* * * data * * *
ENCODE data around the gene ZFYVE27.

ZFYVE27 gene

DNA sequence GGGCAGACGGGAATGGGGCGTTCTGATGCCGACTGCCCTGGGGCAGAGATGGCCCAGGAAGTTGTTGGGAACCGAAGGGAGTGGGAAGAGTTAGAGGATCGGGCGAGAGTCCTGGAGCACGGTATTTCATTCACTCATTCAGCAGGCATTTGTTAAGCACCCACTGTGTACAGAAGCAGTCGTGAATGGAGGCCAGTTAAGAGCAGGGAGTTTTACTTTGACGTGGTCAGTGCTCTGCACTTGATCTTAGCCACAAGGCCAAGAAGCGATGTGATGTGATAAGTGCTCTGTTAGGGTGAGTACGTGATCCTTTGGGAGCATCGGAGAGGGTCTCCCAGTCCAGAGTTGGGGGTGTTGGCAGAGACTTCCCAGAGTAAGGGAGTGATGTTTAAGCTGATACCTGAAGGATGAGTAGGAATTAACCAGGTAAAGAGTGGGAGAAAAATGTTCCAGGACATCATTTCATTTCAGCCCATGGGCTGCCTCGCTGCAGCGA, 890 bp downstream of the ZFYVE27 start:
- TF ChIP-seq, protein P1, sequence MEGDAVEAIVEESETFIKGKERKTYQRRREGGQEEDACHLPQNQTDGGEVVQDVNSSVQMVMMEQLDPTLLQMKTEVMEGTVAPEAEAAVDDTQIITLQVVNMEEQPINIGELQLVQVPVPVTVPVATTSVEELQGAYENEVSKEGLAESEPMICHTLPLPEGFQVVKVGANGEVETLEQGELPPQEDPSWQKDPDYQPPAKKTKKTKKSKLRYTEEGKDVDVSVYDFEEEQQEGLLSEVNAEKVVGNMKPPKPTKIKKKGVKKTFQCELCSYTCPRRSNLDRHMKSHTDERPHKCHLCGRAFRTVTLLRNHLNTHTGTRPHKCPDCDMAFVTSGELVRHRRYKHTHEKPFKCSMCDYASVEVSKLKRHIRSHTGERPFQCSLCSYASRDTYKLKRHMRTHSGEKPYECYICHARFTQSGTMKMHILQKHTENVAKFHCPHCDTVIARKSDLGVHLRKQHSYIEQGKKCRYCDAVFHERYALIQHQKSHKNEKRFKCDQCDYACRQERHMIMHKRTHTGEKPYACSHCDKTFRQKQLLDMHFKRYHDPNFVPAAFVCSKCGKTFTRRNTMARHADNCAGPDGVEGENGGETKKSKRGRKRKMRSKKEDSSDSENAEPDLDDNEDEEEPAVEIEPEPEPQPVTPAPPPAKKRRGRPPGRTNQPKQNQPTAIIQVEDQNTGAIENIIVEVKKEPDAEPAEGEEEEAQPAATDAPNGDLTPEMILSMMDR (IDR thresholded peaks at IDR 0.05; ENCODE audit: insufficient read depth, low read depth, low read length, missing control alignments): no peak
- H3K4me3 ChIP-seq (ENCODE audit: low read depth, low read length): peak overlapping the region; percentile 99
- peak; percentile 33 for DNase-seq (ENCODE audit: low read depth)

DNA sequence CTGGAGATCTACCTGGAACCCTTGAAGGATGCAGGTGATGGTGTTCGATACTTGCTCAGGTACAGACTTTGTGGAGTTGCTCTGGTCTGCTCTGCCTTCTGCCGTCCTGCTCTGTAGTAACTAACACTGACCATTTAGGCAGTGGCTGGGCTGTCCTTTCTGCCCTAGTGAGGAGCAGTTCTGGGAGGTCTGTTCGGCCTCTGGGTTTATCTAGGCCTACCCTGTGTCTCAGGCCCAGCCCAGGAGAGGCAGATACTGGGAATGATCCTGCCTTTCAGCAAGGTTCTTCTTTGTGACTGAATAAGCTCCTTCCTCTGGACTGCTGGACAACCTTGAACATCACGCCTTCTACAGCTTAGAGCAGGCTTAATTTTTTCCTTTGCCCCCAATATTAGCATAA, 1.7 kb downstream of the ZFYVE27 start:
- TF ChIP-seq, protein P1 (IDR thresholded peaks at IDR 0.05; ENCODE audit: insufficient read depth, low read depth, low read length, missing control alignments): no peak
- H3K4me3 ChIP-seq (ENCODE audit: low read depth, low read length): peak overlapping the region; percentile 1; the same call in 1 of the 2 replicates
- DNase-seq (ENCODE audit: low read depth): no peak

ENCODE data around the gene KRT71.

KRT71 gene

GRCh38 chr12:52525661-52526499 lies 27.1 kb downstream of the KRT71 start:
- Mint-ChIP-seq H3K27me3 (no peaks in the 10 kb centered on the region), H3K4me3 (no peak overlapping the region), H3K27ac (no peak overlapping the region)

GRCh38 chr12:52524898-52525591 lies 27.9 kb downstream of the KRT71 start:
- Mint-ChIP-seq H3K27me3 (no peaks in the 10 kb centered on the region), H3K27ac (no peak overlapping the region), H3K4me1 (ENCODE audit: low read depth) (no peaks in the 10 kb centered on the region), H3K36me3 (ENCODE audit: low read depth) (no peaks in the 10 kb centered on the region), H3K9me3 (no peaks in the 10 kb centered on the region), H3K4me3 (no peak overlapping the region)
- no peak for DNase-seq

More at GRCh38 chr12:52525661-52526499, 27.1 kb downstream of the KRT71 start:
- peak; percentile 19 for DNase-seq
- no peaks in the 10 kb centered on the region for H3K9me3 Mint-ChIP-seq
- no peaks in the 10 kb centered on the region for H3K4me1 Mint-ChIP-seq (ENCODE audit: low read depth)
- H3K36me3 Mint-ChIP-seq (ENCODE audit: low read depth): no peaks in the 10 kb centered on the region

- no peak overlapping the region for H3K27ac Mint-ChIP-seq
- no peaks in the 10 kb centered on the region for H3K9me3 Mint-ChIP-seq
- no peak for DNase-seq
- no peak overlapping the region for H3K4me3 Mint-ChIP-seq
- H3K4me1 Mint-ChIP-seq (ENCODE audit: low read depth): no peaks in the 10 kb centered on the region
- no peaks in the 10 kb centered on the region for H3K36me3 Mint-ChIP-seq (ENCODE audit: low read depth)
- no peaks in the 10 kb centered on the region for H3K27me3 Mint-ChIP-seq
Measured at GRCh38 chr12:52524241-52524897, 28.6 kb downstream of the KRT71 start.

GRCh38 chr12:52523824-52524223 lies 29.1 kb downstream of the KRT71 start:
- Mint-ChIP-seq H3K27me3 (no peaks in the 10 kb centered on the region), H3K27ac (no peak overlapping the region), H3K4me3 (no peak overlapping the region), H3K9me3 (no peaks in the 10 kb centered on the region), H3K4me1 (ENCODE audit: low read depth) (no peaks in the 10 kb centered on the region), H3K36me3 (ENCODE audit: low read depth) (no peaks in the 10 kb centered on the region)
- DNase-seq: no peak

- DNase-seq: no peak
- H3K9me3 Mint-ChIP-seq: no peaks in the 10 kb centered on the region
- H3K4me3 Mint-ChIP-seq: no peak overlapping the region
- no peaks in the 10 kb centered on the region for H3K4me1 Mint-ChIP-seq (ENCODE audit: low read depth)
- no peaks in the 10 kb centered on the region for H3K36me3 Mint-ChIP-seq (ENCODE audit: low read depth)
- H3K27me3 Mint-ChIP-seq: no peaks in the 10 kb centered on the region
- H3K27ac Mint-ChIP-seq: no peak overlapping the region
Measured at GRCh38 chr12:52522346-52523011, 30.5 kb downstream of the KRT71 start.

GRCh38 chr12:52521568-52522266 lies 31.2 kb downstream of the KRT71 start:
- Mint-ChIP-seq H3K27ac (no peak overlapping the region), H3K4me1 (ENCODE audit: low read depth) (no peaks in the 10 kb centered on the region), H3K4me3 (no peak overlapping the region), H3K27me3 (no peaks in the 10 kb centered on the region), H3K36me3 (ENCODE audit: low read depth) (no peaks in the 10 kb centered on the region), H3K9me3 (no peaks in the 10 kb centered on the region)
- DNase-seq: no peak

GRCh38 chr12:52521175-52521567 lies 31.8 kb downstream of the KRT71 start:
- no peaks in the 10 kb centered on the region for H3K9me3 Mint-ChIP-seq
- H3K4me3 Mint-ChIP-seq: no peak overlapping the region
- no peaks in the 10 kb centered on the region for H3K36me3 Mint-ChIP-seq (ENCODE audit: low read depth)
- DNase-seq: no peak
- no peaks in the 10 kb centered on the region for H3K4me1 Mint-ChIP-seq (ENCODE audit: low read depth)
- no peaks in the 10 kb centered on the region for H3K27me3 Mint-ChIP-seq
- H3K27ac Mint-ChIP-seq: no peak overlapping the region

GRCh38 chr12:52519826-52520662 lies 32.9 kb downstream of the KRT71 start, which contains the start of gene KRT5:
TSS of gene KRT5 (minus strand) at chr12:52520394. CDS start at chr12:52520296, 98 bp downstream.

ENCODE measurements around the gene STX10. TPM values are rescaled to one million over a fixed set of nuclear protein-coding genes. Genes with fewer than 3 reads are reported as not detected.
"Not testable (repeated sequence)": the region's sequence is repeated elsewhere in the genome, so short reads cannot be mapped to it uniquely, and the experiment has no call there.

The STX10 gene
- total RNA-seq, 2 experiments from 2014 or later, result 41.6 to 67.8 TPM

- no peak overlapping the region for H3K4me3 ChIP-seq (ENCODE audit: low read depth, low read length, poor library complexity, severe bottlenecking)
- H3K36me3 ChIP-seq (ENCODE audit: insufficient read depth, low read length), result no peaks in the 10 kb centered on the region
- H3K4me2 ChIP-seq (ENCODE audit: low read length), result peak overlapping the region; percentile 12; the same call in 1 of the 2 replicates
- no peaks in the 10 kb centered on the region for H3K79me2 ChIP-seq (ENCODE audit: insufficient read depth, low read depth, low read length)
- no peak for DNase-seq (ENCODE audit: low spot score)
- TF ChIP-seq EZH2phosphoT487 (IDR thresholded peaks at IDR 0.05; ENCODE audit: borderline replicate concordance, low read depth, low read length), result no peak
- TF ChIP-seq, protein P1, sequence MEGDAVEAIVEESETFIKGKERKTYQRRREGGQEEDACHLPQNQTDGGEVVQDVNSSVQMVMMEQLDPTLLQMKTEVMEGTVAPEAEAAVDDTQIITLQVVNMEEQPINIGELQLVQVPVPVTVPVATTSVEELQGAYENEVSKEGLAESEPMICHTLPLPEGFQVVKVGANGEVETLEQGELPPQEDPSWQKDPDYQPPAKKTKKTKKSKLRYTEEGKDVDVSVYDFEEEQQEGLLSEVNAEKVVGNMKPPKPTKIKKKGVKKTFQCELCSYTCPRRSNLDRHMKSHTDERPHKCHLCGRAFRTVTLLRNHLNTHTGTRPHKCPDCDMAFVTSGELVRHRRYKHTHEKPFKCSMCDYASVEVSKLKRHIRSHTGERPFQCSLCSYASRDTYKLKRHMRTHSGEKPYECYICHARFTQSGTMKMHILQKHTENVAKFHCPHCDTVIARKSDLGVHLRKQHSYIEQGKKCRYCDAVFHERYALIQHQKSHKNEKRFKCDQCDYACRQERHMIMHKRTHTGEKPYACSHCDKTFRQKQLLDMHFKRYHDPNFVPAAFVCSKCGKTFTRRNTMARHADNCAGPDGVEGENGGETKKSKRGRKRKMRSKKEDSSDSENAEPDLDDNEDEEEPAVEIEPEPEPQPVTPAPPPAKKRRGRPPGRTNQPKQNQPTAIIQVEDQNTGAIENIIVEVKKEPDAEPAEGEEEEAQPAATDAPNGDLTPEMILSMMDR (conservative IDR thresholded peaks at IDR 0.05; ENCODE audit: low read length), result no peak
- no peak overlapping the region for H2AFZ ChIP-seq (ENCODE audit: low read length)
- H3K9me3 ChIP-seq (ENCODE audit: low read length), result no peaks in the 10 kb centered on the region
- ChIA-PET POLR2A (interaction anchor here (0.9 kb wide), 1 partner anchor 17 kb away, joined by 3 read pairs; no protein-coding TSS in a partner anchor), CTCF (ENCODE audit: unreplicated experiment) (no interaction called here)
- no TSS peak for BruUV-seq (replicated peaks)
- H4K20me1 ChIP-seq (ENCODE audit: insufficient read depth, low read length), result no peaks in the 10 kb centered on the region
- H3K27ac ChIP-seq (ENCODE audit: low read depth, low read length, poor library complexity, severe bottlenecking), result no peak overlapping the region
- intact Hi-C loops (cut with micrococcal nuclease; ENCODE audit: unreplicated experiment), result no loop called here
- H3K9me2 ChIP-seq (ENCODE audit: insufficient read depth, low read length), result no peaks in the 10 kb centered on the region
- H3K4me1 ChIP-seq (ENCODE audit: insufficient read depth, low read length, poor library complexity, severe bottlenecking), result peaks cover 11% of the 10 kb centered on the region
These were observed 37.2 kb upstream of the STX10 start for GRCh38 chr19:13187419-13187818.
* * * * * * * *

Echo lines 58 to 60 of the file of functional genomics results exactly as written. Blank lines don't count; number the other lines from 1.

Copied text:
- total RNA-seq, 2 experiments from 2014 or later, result 41.6 to 67.8 TPM

- no peak overlapping the region for H3K4me3 ChIP-seq (ENCODE audit: low read depth, low read length, poor library complexity, severe bottlenecking)
- H3K36me3 ChIP-seq (ENCODE audit: insufficient read depth, low read length), result no peaks in the 10 kb centered on the region